By Bernie Brooks
The Caliph Harun al-Rashid, one night, in the grip of insomnia, disguises himself as a merchant and goes out into the streets of Baghdad. A boat carries him along the waters of the Tigris to the gate of a garden. At the edge of a pool a maiden beautiful as the moon is singing, accompanying herself on the lute. A slave girl admits Harun to the palace and makes him put on a saffron-coloured cloak. The maiden who was singing in the garden is seated on a silver chair. On cushions around her are seated seven men wrapped in saffron-coloured cloaks. “Only you were missing,” the maiden says, “you are late;” and she invites him to sit on a cushion at her side. “Noble sirs, you have sworn to obey me blindly, and now the moment has come to put you to the test.” And from around her throat the maiden takes a pearl necklace. “This necklace has seven white pearls and one black pearl. Now I will break its string and drop the pearls into an onyx cup. He who draws, by lot, the black pearl must kill the Caliph Harun al-Rashid and bring me his head. As a reward I will give myself to him. But if he should refuse to kill the Caliph, he will be killed by the other seven, who will repeat the drawing of lots for the black pearl.” With a shudder Harun al-Rashid opens his hand, sees the black pearl and speaks to the maiden. “I will obey the command of fate and yours, on condition that you tell me what offense of the Caliph has provoked your hatred,” he asks, anxious to hear the story.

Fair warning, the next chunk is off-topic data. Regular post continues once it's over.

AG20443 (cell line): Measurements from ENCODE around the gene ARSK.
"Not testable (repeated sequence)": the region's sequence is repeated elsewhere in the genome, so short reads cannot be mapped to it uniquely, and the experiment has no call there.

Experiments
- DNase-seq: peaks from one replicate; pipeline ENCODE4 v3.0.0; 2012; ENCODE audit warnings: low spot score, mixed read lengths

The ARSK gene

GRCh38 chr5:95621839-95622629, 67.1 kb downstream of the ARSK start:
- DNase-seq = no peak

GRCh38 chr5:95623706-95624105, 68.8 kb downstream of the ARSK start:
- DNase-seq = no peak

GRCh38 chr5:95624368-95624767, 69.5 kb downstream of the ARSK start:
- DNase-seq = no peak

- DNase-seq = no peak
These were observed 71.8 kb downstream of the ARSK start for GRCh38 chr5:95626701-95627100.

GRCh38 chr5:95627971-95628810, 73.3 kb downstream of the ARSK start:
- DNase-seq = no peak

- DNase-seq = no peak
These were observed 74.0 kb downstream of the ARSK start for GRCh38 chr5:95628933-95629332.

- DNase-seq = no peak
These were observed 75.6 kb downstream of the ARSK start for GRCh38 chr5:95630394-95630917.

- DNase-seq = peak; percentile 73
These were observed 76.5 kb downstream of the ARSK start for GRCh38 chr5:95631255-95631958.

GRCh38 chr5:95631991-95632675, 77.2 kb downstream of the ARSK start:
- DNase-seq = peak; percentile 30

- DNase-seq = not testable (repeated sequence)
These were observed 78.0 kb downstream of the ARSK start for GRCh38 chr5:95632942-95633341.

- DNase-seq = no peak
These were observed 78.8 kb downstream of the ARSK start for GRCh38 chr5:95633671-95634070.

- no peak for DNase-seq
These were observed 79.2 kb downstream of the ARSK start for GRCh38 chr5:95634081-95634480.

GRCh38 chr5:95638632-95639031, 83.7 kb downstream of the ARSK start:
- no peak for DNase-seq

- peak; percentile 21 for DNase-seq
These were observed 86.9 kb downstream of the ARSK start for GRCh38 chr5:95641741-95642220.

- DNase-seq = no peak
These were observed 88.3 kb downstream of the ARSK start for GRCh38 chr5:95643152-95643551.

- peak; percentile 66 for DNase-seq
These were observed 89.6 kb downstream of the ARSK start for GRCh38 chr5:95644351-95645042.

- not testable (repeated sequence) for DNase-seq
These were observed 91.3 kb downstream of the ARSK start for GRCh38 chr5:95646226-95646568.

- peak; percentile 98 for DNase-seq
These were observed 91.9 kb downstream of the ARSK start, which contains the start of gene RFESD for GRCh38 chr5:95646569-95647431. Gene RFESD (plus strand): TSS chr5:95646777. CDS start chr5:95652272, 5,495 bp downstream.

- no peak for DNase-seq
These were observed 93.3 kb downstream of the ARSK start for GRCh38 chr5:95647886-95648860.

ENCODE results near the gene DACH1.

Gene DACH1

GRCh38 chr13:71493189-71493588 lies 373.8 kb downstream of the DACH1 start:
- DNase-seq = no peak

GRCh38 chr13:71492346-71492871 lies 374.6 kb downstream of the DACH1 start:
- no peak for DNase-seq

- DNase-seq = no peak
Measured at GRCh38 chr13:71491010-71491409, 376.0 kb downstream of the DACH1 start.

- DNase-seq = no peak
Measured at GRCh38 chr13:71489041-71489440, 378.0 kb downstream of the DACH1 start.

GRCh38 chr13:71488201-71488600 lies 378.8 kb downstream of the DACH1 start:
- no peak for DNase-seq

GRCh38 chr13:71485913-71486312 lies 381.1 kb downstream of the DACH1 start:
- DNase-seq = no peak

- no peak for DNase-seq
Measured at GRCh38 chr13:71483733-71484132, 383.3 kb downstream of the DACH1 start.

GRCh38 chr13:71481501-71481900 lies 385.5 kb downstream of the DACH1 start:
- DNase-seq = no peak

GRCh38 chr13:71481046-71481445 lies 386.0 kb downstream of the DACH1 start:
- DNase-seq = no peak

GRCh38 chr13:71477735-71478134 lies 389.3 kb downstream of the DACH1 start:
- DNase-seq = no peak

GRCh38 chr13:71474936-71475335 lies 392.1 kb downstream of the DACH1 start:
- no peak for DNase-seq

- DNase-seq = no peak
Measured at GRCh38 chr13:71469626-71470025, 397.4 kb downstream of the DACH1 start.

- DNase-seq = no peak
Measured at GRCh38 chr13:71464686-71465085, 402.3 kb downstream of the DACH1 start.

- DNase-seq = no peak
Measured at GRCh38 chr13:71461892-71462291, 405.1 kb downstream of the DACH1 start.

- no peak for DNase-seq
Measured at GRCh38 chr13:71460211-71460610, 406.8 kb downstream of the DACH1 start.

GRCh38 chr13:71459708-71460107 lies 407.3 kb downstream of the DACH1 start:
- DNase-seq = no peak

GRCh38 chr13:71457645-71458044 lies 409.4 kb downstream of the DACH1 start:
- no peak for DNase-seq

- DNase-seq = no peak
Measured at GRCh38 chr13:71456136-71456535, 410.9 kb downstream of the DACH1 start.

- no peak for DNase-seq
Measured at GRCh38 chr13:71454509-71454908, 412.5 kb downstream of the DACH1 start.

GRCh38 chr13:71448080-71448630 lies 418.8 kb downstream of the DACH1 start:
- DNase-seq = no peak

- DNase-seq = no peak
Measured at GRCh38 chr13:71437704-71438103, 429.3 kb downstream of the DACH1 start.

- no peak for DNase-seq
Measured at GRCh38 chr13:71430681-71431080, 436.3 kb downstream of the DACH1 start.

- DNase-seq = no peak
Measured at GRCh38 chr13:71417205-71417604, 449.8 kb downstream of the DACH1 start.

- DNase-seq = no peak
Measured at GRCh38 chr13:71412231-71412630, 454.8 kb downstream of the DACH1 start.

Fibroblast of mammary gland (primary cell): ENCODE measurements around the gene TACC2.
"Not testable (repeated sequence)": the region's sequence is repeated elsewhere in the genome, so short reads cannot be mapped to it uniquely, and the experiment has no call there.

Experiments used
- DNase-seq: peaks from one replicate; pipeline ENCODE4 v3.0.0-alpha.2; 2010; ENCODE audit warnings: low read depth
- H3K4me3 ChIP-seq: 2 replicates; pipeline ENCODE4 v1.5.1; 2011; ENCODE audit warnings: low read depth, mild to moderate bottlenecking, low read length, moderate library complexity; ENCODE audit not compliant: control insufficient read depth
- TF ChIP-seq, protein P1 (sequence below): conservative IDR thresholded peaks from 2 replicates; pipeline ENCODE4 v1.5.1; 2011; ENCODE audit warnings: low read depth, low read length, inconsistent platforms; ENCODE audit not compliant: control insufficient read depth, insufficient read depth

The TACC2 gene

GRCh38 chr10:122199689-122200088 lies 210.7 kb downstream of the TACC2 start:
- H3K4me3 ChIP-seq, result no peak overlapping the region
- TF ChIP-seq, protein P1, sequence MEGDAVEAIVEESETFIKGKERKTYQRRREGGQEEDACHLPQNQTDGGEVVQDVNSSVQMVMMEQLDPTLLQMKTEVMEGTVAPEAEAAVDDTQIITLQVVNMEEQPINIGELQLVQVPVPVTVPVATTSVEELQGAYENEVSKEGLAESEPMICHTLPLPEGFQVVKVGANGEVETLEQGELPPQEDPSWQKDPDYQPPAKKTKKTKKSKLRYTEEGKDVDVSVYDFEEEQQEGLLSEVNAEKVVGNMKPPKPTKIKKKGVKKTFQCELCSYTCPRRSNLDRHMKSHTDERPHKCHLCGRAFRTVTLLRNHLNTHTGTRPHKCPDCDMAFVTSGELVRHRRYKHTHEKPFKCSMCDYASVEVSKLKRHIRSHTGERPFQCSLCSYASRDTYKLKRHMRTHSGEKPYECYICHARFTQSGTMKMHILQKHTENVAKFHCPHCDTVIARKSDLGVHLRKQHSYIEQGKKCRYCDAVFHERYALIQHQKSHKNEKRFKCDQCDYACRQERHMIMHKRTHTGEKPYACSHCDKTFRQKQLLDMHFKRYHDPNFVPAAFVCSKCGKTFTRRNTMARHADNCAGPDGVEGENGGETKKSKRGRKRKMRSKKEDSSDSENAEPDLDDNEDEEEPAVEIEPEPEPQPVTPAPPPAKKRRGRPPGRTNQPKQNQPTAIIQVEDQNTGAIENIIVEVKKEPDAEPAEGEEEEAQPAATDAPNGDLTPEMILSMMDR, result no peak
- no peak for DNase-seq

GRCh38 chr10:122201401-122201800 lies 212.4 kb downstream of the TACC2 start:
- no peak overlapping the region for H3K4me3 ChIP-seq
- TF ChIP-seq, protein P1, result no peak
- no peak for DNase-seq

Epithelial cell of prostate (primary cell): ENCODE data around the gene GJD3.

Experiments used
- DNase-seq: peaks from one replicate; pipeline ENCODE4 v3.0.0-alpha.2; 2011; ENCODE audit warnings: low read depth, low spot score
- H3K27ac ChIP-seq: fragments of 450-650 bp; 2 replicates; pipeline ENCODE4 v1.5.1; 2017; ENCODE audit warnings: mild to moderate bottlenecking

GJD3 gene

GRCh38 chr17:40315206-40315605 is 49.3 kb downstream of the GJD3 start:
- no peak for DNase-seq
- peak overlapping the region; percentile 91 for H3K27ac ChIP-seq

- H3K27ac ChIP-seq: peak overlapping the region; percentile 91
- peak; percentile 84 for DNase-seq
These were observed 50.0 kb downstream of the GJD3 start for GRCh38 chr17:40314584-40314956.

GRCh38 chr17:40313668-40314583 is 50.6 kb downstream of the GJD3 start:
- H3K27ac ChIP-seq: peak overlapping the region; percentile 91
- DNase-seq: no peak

“That was the dream” he said opening his eyes and allowing them to rest on that familiar point of the ceiling immediately above the couch. “What do you make of it?” he asked into the shadowed emptiness behind him, knowing full well how the question would be met. “What do you make of it?” she replied, impassive and calm in the fading autumn light.